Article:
On the road I have to drive the car on the track between the mostly solid white border line and the dashed center strip. A perfect pilot steers the plane so that the nose wheel runs exactly on the yellow line. But how does he do that if he does not see the wheel under the engine at the front? A good trick is to imagine that the line has to go right through between both feet. The result is surprisingly good, although I’m not sitting exactly in the middle of the plane but on the left seat in the cockpit. Learned is learned, because after almost 25 years, I still have a briefing on the Katana made. The so-called “handling” on the ground I have mastered surprisingly well to the surprise of my flight instructor.

A long way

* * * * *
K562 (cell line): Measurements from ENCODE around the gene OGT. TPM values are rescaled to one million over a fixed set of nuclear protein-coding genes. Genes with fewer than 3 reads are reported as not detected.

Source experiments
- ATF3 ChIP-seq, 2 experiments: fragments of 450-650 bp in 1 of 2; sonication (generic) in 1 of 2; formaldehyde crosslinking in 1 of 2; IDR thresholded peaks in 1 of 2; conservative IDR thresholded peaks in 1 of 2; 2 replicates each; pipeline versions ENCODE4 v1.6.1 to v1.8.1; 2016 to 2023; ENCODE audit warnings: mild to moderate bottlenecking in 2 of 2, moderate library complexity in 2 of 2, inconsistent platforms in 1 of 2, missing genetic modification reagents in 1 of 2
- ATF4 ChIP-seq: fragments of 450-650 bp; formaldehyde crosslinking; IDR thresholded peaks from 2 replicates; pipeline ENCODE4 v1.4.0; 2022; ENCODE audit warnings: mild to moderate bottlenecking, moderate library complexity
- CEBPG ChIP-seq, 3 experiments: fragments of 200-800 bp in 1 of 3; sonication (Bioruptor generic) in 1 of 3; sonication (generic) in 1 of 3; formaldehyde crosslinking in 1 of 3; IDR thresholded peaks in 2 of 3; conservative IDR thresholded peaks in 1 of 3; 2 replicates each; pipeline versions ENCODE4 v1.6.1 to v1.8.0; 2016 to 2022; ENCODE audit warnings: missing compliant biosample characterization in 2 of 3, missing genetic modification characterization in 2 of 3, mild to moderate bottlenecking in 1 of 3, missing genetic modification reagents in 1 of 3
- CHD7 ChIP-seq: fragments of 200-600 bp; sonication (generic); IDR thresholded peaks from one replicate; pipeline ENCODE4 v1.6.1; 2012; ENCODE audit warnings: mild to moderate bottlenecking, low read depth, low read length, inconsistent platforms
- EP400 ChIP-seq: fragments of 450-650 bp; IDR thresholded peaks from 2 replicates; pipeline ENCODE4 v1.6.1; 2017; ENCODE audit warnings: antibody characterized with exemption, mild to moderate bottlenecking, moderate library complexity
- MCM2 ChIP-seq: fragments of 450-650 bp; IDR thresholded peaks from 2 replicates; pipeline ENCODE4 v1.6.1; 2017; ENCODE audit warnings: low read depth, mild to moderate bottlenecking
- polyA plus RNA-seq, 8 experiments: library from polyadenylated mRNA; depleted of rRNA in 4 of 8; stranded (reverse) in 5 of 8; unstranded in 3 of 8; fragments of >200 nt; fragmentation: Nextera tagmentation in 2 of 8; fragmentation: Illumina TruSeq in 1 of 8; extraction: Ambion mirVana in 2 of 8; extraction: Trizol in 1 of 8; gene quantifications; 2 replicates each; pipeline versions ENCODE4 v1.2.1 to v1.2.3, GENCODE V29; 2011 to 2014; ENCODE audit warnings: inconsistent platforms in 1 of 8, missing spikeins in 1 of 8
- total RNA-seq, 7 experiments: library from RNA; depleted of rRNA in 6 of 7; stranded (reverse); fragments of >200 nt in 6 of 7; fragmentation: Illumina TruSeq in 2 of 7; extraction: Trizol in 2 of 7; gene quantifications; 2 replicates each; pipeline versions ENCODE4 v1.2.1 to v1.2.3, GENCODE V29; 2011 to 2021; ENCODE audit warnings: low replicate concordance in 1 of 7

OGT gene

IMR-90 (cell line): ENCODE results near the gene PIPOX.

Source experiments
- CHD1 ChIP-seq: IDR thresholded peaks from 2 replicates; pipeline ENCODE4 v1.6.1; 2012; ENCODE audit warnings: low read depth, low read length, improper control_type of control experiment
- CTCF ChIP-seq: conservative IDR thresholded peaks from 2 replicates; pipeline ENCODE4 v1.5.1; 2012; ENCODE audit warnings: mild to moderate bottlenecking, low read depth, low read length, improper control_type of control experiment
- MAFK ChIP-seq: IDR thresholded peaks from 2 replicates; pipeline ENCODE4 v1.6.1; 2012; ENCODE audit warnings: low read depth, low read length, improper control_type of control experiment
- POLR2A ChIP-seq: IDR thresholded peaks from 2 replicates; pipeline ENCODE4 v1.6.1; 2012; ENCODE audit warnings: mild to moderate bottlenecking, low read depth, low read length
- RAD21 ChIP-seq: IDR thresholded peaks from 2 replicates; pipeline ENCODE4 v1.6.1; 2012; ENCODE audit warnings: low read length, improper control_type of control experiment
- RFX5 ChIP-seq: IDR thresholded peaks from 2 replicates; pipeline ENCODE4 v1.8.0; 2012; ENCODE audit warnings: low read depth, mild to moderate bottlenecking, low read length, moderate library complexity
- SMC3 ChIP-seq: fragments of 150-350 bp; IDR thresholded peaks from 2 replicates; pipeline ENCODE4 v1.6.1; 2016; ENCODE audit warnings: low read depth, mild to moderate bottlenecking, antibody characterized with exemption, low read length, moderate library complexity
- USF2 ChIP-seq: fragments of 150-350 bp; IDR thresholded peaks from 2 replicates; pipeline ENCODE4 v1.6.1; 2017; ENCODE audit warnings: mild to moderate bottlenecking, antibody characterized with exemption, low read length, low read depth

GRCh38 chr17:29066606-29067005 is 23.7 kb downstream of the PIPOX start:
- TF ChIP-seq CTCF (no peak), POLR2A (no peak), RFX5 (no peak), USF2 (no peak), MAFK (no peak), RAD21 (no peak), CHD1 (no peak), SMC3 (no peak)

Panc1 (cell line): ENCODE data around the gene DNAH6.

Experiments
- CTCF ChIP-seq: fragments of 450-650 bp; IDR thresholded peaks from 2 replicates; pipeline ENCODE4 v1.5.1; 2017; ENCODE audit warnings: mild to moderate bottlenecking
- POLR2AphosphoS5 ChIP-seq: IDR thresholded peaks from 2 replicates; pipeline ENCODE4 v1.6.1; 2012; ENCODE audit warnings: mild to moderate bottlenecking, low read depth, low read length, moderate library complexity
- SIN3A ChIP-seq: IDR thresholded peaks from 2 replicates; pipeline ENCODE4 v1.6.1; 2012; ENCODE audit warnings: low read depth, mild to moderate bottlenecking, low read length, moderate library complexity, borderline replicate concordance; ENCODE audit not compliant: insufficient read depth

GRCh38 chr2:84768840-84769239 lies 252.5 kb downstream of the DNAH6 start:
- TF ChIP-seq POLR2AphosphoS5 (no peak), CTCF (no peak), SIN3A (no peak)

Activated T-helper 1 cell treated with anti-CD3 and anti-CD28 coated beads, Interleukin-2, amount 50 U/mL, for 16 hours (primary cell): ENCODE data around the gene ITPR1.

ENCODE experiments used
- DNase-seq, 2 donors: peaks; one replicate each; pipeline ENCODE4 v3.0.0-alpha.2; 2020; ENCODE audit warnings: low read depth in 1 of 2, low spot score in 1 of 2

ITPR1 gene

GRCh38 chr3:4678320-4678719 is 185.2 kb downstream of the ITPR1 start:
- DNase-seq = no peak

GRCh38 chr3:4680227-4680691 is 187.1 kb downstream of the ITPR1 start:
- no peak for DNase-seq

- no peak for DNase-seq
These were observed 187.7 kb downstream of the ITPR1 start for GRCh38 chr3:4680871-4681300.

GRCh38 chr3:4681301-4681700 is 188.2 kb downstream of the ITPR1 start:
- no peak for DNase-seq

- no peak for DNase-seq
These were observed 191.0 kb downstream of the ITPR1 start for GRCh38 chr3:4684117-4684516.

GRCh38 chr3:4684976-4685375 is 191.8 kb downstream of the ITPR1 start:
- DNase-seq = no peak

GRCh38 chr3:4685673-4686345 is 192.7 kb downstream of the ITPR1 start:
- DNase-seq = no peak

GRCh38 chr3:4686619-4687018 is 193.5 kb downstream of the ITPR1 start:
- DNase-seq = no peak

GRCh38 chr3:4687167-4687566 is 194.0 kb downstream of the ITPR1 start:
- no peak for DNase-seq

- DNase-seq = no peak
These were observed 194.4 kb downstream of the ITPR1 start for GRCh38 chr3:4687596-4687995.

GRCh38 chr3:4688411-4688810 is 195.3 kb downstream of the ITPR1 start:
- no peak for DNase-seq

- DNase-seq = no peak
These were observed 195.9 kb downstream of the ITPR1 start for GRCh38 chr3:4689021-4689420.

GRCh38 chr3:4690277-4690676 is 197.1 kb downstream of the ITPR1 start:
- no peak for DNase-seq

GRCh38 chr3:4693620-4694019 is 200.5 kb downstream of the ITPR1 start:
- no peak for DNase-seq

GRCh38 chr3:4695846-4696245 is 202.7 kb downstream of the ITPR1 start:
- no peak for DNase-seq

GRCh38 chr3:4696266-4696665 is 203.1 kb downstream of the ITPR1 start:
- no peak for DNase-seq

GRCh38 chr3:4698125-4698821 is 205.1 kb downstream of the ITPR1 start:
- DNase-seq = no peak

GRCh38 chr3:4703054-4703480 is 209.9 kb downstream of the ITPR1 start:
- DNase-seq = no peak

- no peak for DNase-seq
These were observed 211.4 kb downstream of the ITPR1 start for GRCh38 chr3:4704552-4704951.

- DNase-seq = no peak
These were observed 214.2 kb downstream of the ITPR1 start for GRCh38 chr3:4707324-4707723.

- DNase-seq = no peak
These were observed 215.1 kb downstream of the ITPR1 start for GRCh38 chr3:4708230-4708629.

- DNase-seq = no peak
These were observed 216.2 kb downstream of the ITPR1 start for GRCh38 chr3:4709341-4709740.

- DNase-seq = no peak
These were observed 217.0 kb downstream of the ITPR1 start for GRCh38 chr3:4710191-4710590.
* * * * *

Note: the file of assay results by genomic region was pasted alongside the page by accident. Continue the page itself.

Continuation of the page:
How far have I come with my flying? I have a total flight time of 318 hours and 29 minutes. That may not be much compared to other pilots who have tens of thousands of hours in the log book. But for me it’s a big number. The earth has 360 degrees of latitude and at the equator one degree, ie the distance between two degrees of latitude, corresponds to 60 nautical miles. This results in the circumference of 21,000 Nm. Converted, are the 40’000 km known to us. A four-seat sports plane moves at cruise level with about 110 Kt (knots) forward. That corresponds to 110 Nm / h. Thus, I have covered a total distance of almost 35,000 Nm in the cockpit in the last 25 years. This corresponds to one and two-third of the circumference of the earth. Of course, this is not comparable to the pilots who boast of circumnavigating the world in single-engine airplanes and exploiting it in the social media. It’s a great achievement for me personally to have come this far without serious incidents. I never had to make a safety or emergency landing. Fortunately, procedures that were practiced so intensively in regular refresher courses with flight instructors were not used.